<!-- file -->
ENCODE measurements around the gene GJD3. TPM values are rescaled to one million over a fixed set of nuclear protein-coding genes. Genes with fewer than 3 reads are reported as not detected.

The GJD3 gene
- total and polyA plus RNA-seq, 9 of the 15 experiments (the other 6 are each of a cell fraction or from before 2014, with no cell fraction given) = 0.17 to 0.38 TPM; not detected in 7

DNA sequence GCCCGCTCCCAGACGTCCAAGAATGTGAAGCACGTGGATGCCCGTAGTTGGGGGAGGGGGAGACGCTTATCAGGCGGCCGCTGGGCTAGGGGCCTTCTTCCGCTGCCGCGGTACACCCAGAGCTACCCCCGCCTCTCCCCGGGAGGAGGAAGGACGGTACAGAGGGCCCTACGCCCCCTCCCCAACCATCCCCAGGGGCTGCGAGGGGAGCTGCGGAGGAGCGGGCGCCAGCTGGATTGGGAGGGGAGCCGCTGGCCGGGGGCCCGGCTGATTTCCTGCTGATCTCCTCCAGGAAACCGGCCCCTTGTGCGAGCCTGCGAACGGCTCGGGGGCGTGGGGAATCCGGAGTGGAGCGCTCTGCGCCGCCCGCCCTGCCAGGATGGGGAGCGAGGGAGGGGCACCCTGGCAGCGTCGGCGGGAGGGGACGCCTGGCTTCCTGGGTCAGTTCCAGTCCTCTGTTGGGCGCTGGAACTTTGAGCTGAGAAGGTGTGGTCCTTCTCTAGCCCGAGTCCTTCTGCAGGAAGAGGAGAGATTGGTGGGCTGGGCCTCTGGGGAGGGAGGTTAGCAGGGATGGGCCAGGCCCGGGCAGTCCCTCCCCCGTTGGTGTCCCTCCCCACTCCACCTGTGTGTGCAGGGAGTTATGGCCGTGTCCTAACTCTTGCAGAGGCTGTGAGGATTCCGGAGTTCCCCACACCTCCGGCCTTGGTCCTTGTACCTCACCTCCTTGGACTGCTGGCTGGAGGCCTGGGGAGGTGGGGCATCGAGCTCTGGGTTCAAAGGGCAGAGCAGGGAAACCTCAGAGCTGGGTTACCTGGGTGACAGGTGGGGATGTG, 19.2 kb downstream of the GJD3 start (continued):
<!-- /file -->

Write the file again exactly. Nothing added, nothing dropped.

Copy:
ENCODE measurements around the gene GJD3. TPM values are rescaled to one million over a fixed set of nuclear protein-coding genes. Genes with fewer than 3 reads are reported as not detected.

The GJD3 gene
- total and polyA plus RNA-seq, 9 of the 15 experiments (the other 6 are each of a cell fraction or from before 2014, with no cell fraction given) = 0.17 to 0.38 TPM; not detected in 7

DNA sequence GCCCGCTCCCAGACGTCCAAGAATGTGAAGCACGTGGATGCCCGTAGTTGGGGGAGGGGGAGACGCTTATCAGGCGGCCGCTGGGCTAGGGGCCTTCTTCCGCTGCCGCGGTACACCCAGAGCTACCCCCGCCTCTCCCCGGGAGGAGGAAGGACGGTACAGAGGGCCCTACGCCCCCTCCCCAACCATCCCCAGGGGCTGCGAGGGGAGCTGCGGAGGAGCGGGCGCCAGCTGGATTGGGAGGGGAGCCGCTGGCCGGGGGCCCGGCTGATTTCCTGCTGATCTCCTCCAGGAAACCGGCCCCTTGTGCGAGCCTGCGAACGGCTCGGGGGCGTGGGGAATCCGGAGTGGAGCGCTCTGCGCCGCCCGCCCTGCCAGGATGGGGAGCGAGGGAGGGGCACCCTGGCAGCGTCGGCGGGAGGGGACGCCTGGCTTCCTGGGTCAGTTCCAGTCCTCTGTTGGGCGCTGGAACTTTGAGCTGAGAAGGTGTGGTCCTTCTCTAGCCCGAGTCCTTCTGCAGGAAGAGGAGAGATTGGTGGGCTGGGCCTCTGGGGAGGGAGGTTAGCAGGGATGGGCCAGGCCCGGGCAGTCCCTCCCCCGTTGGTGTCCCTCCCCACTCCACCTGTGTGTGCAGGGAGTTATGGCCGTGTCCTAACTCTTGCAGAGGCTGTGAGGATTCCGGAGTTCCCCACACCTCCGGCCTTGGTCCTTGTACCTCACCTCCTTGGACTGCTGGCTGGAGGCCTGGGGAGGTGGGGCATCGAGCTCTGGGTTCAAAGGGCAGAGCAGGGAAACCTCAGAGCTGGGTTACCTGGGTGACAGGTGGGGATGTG, 19.2 kb downstream of the GJD3 start (continued):